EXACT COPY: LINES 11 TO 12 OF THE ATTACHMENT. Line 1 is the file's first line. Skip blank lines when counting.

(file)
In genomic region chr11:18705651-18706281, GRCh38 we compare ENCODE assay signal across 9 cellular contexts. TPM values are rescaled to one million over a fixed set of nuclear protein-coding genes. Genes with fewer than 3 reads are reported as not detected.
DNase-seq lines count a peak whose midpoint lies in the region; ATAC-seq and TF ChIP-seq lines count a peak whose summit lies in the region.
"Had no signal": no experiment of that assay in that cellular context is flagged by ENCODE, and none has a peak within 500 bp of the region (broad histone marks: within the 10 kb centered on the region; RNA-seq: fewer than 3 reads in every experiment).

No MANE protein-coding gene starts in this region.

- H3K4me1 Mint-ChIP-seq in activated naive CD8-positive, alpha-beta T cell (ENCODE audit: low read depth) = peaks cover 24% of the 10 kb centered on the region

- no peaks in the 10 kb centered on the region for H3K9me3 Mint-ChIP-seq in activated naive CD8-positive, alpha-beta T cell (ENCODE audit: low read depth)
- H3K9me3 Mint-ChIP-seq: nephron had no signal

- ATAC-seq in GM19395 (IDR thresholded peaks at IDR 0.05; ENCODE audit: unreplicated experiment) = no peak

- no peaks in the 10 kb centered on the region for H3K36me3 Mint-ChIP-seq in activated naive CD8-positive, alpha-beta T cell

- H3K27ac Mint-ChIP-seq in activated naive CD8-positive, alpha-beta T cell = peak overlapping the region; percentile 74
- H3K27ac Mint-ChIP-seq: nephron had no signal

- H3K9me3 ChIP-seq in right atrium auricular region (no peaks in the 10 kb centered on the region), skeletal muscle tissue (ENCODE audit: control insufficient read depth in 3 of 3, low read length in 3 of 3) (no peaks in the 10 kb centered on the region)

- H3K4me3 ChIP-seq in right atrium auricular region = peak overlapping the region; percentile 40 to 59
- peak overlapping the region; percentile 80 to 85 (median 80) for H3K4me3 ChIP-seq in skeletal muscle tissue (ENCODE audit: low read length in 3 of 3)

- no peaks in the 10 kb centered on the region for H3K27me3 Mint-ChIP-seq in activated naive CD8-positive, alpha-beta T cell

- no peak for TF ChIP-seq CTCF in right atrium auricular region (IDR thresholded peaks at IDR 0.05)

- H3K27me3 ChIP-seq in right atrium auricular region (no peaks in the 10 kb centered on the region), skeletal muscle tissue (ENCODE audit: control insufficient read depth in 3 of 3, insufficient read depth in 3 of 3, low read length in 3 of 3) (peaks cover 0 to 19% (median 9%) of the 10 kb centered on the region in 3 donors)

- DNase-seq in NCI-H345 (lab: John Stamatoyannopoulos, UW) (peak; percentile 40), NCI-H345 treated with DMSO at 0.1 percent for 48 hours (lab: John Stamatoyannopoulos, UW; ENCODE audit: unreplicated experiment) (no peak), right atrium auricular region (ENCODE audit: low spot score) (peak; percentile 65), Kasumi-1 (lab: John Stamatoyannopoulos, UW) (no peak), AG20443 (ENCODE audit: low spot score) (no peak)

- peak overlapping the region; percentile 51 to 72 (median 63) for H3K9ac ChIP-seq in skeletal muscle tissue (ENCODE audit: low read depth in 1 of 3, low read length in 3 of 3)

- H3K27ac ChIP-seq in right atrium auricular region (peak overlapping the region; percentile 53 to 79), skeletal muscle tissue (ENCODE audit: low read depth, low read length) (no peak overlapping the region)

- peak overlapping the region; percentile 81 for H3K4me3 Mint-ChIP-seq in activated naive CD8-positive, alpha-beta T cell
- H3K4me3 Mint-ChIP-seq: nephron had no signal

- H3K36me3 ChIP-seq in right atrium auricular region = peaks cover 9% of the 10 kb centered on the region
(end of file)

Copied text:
- H3K27ac Mint-ChIP-seq: nephron had no signal

- H3K9me3 ChIP-seq in right atrium auricular region (no peaks in the 10 kb centered on the region), skeletal muscle tissue (ENCODE audit: control insufficient read depth in 3 of 3, low read length in 3 of 3) (no peaks in the 10 kb centered on the region)